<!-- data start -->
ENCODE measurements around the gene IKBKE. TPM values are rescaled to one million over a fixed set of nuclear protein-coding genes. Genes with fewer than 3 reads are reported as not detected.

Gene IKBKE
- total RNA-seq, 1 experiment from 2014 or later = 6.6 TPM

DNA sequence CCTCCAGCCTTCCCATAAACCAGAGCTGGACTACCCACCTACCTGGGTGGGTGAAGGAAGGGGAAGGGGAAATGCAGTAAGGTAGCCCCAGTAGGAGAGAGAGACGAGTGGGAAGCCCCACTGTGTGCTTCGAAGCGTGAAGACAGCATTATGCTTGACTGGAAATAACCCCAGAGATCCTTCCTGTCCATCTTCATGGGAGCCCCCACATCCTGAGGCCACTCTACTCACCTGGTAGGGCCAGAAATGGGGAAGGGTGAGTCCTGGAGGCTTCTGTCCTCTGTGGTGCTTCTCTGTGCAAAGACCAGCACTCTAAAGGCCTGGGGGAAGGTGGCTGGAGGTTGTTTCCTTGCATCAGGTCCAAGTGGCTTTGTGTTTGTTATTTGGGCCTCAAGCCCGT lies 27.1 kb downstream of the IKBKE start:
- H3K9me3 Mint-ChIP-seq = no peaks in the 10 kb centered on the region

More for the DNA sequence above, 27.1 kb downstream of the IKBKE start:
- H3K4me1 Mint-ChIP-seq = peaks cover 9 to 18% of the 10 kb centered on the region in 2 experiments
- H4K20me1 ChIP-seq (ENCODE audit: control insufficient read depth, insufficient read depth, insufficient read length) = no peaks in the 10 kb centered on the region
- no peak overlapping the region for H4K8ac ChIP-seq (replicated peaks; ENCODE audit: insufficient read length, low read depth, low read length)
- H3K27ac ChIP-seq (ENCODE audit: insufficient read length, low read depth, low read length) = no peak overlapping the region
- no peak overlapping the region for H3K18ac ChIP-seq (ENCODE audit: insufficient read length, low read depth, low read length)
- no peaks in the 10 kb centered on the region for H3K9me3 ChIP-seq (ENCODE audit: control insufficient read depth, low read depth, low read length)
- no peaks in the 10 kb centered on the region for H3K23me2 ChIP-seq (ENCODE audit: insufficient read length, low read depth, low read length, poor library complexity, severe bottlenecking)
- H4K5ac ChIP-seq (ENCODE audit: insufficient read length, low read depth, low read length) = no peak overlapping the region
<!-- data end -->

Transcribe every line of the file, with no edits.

ENCODE measurements around the gene IKBKE. TPM values are rescaled to one million over a fixed set of nuclear protein-coding genes. Genes with fewer than 3 reads are reported as not detected.

Gene IKBKE
- total RNA-seq, 1 experiment from 2014 or later = 6.6 TPM

DNA sequence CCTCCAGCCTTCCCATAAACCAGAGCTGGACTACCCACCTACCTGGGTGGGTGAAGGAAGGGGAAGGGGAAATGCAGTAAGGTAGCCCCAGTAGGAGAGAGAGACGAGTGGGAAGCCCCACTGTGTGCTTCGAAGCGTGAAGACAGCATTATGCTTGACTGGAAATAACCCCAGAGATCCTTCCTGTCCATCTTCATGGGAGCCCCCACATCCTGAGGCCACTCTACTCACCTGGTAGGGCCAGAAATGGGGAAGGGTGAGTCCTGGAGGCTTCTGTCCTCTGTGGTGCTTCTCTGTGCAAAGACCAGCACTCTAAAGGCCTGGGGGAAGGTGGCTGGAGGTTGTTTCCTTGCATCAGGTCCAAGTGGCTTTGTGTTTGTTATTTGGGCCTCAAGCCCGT lies 27.1 kb downstream of the IKBKE start:
- H3K9me3 Mint-ChIP-seq = no peaks in the 10 kb centered on the region

More for the DNA sequence above, 27.1 kb downstream of the IKBKE start:
- H3K4me1 Mint-ChIP-seq = peaks cover 9 to 18% of the 10 kb centered on the region in 2 experiments
- H4K20me1 ChIP-seq (ENCODE audit: control insufficient read depth, insufficient read depth, insufficient read length) = no peaks in the 10 kb centered on the region
- no peak overlapping the region for H4K8ac ChIP-seq (replicated peaks; ENCODE audit: insufficient read length, low read depth, low read length)
- H3K27ac ChIP-seq (ENCODE audit: insufficient read length, low read depth, low read length) = no peak overlapping the region
- no peak overlapping the region for H3K18ac ChIP-seq (ENCODE audit: insufficient read length, low read depth, low read length)
- no peaks in the 10 kb centered on the region for H3K9me3 ChIP-seq (ENCODE audit: control insufficient read depth, low read depth, low read length)
- no peaks in the 10 kb centered on the region for H3K23me2 ChIP-seq (ENCODE audit: insufficient read length, low read depth, low read length, poor library complexity, severe bottlenecking)
- H4K5ac ChIP-seq (ENCODE audit: insufficient read length, low read depth, low read length) = no peak overlapping the region